Asthma 101: Parenting tips for children with asthma

Written By

March 11, 2024

As a parent, you are your child’s first and most important teacher. When it comes to controlling their asthma, you can help them understand and manage their symptoms. Here are a few tips to get you started.

For help making a plan and more tips on how to help your child with asthma stay healthy, get in touch with your Scene nurse by self enrolling, calling us at (410) 348-1905 or sending us an email.

Learn about asthma

It’s important for you to understand how asthma hurts your child’s lungs, the triggers that bring an attack, and the treatments and medications that keep your child healthy. Once you understand, you can be their teacher. What is Asthma?

Learn your child’s patterns

Asthma is different in every child. What makes your child’s asthma symptoms better or worse? When you know, you can help protect them from triggers and be prepared to treat attacks. 

1. What happens before their asthma gets worse? These are triggers to avoid.

2. What do the first signs of an asthma attack look like? Coughs, wheezes, sleepiness, or grumpiness…if you notice these changes, you can be ready with the treatments the doctor prescribed.

3. When are asthma attacks more common? Outside at soccer practice? After a playdate with a friend who has cats? When your child has a cold? When the weather changes?

Pre-school and Elementary School-aged children

Teach your child early about how lungs and breathing work and how asthma makes their lungs and breathing different. Explain how medications work and when to use them. There are many resources for different ages.

1. Use this information to work with your provider to fill out your child’s asthma action plan.

2. Help your child learn about their asthma and what special care will keep them healthy.

Learn how to support your teen

As your child grows, they’ll become more independent. As a parent, you will begin to hand off control of their asthma to them.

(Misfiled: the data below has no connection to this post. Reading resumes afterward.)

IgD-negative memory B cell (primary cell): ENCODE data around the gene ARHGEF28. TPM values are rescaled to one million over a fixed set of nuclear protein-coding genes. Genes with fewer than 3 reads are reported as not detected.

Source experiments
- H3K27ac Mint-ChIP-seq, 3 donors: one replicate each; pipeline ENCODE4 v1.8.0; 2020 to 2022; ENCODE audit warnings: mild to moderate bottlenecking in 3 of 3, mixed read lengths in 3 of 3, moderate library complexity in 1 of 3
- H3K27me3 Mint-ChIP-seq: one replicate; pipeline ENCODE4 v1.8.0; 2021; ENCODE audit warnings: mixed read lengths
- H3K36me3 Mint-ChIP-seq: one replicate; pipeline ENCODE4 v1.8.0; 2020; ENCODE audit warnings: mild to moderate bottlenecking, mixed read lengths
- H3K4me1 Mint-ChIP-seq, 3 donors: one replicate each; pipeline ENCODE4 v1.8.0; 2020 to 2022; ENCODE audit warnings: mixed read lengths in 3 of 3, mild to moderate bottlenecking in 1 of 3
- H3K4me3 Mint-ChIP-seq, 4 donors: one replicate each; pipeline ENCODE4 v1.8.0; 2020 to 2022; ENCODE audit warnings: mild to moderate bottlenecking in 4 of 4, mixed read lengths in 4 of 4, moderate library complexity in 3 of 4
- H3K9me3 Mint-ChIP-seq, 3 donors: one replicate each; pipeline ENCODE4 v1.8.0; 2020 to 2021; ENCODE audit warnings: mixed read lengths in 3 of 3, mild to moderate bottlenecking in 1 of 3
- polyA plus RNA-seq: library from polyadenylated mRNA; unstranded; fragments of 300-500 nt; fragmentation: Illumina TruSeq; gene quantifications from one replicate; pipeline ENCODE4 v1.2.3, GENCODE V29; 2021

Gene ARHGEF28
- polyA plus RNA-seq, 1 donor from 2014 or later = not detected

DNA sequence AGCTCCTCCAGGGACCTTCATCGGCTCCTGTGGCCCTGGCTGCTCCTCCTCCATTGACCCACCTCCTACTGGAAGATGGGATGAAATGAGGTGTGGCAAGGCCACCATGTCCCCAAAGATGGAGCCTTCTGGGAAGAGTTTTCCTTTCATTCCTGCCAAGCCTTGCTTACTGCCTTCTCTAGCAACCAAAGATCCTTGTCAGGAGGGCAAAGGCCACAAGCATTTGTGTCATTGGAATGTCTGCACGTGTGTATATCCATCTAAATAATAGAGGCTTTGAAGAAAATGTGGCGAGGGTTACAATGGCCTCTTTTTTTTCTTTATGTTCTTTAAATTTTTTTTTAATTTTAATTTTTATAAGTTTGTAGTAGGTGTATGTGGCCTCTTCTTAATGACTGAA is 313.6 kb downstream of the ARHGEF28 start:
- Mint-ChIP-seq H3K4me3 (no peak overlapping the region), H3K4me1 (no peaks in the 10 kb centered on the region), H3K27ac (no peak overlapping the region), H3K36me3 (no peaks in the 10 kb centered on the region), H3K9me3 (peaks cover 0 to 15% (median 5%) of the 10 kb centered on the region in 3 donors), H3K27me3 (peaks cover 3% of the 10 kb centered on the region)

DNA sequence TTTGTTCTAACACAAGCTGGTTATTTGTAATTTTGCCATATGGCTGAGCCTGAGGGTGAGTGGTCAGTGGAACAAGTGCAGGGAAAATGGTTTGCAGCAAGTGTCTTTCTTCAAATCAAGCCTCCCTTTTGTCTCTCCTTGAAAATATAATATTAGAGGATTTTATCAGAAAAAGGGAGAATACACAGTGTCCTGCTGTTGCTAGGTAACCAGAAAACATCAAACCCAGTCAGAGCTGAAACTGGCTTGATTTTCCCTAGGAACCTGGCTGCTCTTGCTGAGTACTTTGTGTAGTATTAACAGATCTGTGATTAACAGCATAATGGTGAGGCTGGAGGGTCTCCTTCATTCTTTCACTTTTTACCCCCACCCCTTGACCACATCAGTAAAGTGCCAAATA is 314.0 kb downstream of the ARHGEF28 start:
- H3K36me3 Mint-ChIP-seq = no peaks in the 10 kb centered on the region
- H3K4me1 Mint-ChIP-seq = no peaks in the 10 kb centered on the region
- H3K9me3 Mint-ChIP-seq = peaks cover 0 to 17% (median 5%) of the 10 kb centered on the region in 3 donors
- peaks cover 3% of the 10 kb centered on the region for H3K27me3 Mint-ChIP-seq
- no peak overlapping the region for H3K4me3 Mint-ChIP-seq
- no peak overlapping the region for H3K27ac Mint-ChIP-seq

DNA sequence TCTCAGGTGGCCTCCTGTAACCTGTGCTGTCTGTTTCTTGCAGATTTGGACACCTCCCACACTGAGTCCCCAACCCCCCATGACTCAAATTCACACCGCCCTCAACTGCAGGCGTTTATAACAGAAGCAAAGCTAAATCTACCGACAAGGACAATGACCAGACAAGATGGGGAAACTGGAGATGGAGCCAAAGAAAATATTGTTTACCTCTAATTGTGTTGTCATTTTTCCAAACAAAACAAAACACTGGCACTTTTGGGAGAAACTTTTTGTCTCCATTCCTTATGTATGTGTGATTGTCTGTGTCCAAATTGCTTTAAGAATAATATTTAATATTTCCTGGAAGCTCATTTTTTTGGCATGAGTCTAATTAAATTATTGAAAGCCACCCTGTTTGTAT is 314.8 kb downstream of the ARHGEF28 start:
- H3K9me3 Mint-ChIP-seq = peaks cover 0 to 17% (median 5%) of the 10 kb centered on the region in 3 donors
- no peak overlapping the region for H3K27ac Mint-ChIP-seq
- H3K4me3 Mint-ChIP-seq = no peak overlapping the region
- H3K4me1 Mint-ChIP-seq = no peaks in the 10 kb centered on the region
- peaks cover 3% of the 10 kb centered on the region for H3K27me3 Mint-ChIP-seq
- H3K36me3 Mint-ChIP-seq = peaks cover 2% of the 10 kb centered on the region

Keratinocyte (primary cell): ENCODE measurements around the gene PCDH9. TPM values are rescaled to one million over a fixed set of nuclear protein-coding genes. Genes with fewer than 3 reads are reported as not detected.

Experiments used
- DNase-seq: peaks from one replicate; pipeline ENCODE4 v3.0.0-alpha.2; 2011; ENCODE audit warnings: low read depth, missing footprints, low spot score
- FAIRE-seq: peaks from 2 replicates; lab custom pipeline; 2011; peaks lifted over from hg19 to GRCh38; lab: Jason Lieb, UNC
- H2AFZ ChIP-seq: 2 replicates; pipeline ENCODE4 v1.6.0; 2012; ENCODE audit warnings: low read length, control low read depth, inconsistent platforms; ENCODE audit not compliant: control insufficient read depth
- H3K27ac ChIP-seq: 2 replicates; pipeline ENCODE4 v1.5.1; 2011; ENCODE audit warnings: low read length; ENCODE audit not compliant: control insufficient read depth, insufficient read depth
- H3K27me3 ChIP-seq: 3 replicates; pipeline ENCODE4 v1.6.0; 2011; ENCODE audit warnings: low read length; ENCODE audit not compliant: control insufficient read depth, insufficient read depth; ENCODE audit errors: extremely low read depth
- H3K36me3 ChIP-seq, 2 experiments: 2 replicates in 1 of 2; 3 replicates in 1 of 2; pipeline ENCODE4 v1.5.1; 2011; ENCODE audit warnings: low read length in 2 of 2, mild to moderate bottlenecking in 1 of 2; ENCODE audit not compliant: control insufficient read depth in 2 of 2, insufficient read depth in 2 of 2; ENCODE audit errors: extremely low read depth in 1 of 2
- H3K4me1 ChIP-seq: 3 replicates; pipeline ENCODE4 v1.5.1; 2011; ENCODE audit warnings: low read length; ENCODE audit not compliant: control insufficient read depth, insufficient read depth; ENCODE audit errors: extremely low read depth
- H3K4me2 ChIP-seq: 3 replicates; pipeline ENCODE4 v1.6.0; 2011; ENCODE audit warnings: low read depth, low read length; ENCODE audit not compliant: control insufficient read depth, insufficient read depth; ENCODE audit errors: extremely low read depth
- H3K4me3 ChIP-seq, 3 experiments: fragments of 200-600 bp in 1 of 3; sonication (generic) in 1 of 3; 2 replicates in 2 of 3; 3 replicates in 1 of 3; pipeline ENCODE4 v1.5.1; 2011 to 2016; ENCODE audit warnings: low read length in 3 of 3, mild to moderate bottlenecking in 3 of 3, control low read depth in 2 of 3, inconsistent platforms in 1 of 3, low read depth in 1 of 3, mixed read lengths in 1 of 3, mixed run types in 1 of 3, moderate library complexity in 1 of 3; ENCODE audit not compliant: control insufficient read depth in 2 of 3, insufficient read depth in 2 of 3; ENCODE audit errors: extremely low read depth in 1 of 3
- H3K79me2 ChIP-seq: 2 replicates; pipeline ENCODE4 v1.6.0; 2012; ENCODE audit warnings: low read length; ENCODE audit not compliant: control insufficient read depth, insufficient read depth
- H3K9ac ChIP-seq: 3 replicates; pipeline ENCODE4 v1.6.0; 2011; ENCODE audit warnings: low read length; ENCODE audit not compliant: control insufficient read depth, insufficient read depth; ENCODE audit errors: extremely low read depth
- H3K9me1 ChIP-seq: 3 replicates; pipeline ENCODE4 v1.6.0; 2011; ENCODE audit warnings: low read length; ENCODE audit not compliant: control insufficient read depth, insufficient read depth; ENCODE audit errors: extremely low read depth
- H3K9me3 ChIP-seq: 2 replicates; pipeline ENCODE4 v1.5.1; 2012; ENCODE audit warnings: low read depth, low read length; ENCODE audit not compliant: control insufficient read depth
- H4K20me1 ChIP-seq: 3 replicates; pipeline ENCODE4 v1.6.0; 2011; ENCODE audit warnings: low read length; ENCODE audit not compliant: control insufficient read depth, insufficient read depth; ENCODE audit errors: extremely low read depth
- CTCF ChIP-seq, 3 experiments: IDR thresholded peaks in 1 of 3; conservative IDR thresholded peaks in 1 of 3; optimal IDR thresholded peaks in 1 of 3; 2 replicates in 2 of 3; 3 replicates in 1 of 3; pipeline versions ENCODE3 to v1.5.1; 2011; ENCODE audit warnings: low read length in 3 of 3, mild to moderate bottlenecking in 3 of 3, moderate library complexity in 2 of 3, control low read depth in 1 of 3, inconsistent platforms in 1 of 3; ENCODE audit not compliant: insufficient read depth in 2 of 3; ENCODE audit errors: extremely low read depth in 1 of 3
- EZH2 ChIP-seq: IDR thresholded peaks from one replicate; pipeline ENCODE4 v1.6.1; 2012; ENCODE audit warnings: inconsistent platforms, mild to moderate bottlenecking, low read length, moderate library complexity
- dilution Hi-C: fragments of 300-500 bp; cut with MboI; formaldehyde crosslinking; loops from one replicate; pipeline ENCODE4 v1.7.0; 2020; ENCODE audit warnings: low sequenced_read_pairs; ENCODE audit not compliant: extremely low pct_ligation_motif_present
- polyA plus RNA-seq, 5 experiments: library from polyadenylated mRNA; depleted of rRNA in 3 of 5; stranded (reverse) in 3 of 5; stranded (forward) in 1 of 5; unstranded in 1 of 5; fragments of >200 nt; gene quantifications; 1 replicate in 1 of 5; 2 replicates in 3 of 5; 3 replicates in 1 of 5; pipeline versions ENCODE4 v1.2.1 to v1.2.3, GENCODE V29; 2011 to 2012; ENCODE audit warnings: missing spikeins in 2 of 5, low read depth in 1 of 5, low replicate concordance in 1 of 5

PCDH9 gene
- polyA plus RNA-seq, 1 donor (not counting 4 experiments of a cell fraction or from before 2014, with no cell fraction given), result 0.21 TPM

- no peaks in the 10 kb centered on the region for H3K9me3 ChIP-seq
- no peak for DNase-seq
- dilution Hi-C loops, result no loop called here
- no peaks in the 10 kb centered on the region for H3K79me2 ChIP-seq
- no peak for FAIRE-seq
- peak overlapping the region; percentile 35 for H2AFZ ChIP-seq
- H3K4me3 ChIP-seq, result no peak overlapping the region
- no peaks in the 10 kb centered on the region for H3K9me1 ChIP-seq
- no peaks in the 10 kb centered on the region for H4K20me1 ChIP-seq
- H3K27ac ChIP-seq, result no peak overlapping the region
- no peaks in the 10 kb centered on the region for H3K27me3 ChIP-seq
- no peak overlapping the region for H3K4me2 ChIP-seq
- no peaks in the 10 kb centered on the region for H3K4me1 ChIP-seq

1. Check-in with your child’s understanding of how to manage their asthma with this short quiz.

2. Schedule a visit with their provider to go over their new responsibilities and changes and what to do if their symptoms get worse (sometimes, hearing it from the provider helps).

3. Be ready to let them spread their wings while being ready to catch them. Regularly check to make sure they are taking their medications as prescribed and look for increased symptoms, then step as needed to keep your child on track.

As your teen becomes an adult, they may need more resources and your support in making the change from a pediatrician to a new provider. Things that were on your list, like filling prescriptions on time, making appointments, and making the call to go in for emergency care, will gradually transfer to your now adult child. A solid foundation in what asthma is, how to care for yourself when you have asthma, and what to do when symptoms flare up will put your child in a good place to care for themselves over a long and healthy life.

The content on this site is not and should not be considered medical advice or a substitute for individual medical advice, diagnosis, or treatment. You should always talk to your health care provider(s) for diagnosis and treatment, including information regarding which drugs, therapy, or other treatment may be appropriate for you. Learn more here.

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